February 10, 2024
It's been a minute. How are you?
I hope you're up and running into 2024. January always drags a bit for us, but I still love the winter sky, the promise of a new year, and the chance to begin again.
So, I'm right back at it: putting the finishing touches on Kazoo's 32nd issue. (!!!) When I'm writing a new issue, I say goodbye to the kids in the morning and sometimes don't look up from my computer all day. When my alarm rings, "School pick up," I yell, "Already???" It's fun to get lost in the flow, but it can feel a little, well, isolating, so I'm happy to take some time today to look around and catch up with you.
Here's some good I've come across in 2024:
• You're Not Hardcore (No, You're Not Hardcore!): If School of Rock is as popular in your house as it is ours, it won't surprise you to know that it was also written by Mike White, the man behind White Lotus. And if you ever wondered why you love Jack Black so much, too, maybe it's because he was raised right: Jack Black's mom, Judith Love Cohen was a NASA aerospace engineer and an advocate for women’s rights, and even wrote a children’s book titled You Can Be a Woman Engineer. Way Hardcore!
• Speaking of Rocks: Really fun story about a dad who noticed something peculiar on his 2yo's bedroom wall that led him to a "profound cosmic revelation."
• Can AI buy all the books, too? They might have to. Seems like everyone is really jazzed about this AI stuff. Even the new CEO of Random House says, "Hopefully, A.I. will help, making it easier to publish more titles without hiring ever more employees." Wow, books without writers or editors? Okaaaay. To my surprise, my very own books, How to Sew a Button and How to Build a Firewere used to train AI without my knowledge or consent, in order to ... teach the computer how to write more books just like mine. (Ok, I don't totally understand the purpose of all this. Or want to.) Perhaps the robots can indeed pirate our grandparents' wisdom which I spent years learning and reporting; it wouldn't be the worst thing to teach them. I have my doubts about them serving the grandkids a slice of pie, though.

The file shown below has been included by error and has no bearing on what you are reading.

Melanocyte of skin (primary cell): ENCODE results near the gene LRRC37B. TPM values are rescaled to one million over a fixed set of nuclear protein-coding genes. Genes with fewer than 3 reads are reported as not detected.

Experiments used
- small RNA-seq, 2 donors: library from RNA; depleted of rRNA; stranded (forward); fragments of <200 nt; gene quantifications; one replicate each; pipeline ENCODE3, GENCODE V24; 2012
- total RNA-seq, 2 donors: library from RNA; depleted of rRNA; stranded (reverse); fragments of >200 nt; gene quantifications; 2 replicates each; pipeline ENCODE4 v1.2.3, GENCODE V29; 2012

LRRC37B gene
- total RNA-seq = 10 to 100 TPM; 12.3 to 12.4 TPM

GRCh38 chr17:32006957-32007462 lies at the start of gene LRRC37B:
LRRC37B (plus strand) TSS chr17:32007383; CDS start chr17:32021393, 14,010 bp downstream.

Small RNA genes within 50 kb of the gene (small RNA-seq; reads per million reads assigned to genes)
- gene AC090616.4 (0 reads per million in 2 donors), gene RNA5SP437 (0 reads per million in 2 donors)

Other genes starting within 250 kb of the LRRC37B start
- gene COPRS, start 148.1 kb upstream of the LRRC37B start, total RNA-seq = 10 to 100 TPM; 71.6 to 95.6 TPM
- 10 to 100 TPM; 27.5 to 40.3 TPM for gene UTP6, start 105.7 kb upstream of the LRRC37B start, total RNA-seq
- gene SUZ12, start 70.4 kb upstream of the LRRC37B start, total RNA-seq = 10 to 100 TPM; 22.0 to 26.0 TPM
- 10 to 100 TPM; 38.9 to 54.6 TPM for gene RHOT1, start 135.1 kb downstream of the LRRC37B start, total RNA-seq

• Kill Your TV 2.0: A groundbreaking study shows kids learn better on paper, not screens. Now what? (Ahem. May we suggest a subscription to a certain magazine?)
• The Little Magazine that Could: I'm pretty proud of this piece I wrote for Pages magazine about why I launched Kazoo. Please read, and share, and send to anyone who might want to subscribe--or give me a pot of gold. We could really use help keep this thing going!
*I did not choose this pull-quote.
• What would you do if your child refused to go to school?: When editor Lauri Hornik's daughter Ruby was struggling with anxiety, it inspired her to start a new book imprint focused on mental health books for kids, and Rocky Pond Books was born. Ruby says she hopes her mom's books, such as, Where to Start: A Survival Guide to Anxiety, Depression, and Other Mental Health Challenges, will help other kids, too.
• Protecting Families: Mayor Pete says, "Our family deserves to be protected ... I will admit it's a little bit difficult driving the family minivan to drop our kids off at daycare, passing the dome of the Capitol knowing the speaker of the House doesn't even think our family ought to exist." I hear you, Pete.
• Speaking of All Families: GLAAD-award-winning website Mombian wrote this very kind review of Kazoo. She also keeps a database of great books for LGBT+ kids and families, so if you'd like to diversify your library, check out her list. She's collected over 1,400 books!
• Do you think you're a cool parent? "On the internet, being a parent seems outrageously lame." I'm not sure I've ever been "cool" IRL (and my 12yo would likely agree), but I don't think I got into all this for the cool factor. Did you?
• And if you're not a parent: Lynda Barry says, "At least once a month, I spend a whole day in bed, and I read comics and drink beer." Which is not something a parent can do! But doesn't it sound sort of AMAZING? If you can do this in your life, please tell me all about it.
• Real Life vs Social Media: One tweeter says, "True trad wives are from the Midwest or Appalachia, and we know how to make taco casserole and also how to use all parts of a pig. We wear pants and cook aggressively." Here's one such trad-wife making "Taco Tater-Tot Casserole." I don't know that I would attempt this dish, but I kind of love her.